Drugs that block NMDA receptors cause dissociation. The most famous dissociative anaesthetic, ketamine, is an NMDA antagonist.So
is DXM, a recreational drug that causes dissociation in abusers.Wikipedia’s list of dissociative drugs is basically just fifty-five NMDA antagonists in a row. The only other category they list are kappa opioid agonists, and kappa opioid agonism probably – you guessed it – antagonize NMDA. If we take this result seriously, every substance we know of that causes dissociation is an NMDA antagonist in some way.
Does anything improve NMDA function – an effect we might expect to alleviate dissociation? Yes, and among a list of intimidating research chemicals called things like is one familiar name: estrogen. See eg El-Bakri et al, which finds that “estrogen modulates NMDA receptors function in the brain…enhancing NMDA function”. McEwen et al: “One of the long-term effects of estradiol [estrogen] is to induce NMDA receptor binding sites in the CA1 region of the hippocampus.” Bi et al: “17-B-estradiol [estrogen] enhances NMDA receptor phosphorylation and function.” I don’t fully understand this research, but it seems to point to estrogen promoting NMDA activity in some way.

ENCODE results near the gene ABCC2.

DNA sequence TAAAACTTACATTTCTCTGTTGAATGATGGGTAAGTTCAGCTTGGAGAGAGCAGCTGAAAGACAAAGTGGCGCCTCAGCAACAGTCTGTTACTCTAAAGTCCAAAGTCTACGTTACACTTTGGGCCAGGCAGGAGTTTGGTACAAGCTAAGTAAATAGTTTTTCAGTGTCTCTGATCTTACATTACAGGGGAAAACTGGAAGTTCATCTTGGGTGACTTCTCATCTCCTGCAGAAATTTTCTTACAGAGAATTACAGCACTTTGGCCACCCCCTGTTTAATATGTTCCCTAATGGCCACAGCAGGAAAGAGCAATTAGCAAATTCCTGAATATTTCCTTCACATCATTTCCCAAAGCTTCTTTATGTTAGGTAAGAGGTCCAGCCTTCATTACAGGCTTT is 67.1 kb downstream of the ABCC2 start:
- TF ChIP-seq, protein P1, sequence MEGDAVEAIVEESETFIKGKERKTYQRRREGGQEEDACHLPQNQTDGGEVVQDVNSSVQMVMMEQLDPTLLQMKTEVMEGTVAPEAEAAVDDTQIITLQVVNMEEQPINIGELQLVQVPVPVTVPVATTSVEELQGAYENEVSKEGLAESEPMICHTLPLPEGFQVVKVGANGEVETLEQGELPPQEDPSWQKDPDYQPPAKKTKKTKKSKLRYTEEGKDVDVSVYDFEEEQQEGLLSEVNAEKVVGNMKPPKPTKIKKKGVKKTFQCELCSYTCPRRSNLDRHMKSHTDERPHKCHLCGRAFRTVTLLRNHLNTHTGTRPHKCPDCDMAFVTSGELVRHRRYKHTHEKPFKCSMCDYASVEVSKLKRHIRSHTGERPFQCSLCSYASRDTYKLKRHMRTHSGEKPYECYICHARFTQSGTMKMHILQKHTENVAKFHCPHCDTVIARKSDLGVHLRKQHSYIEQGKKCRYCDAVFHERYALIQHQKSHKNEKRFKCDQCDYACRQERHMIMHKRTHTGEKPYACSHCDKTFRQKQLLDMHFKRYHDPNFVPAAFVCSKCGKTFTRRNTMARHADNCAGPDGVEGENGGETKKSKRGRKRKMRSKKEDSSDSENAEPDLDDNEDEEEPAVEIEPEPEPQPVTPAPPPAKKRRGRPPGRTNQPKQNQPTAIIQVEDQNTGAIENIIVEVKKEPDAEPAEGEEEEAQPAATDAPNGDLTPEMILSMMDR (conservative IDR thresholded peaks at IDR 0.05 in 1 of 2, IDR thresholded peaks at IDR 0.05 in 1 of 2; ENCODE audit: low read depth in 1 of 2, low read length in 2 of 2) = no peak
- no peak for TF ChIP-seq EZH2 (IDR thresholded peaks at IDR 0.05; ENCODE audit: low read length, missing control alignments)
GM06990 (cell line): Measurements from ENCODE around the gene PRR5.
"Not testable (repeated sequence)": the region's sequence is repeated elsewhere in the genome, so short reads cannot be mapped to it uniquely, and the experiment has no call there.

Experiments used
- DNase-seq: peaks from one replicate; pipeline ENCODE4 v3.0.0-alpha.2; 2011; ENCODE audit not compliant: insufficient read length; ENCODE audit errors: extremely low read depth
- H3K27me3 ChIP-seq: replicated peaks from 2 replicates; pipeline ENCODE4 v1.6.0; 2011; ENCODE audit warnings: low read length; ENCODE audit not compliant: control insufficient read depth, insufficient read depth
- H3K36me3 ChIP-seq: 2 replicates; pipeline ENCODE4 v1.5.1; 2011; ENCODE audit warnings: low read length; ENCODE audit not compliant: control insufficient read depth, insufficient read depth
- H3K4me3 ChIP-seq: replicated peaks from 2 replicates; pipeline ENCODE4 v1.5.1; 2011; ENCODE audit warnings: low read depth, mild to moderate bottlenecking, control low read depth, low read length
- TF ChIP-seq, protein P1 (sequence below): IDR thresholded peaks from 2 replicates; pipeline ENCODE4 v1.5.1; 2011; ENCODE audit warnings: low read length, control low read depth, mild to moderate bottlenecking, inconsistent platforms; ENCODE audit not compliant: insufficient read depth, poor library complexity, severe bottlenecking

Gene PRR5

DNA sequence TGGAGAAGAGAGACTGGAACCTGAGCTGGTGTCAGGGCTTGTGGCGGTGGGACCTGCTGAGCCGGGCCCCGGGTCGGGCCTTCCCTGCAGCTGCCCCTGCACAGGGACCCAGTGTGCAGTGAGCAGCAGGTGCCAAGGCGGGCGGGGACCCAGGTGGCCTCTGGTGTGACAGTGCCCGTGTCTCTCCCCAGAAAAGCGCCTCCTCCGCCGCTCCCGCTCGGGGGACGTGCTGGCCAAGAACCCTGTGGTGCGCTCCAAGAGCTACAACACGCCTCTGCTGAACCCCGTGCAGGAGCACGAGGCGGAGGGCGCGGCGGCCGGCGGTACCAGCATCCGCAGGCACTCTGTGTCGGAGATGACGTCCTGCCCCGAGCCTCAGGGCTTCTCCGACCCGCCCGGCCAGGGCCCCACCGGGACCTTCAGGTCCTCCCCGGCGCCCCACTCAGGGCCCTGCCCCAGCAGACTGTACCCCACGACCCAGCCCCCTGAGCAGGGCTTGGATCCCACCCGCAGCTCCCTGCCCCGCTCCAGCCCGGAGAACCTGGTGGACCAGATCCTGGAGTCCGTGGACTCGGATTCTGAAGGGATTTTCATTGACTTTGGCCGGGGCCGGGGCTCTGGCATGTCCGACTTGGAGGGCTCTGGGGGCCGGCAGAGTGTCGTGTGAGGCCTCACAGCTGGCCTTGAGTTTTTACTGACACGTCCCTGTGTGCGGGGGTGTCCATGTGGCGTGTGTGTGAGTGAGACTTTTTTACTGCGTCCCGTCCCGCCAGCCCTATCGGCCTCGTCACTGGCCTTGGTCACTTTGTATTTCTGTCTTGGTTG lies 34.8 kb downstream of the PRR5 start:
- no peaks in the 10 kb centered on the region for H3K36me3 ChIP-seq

Transgender people have higher rates of autism and schizophrenia. The Atlantic actually had a good article about this recently:The Link Between Autism And Trans Identity. They cite one study showing 8% autism rate in trans people (compared to 1-2% in the general population), and another showing that autistic people were 7.5x more likely to express “gender variance”. Apparently a lot of trans people have problems getting hormone therapy because their doctors think the gender issues are “just” because of their autism. Some might say that denying people estrogen because they have a condition which studies suggest estrogen can successfully treat is a bit, I don’t know, crazy and evil, but I guess people get really weird around this stuff.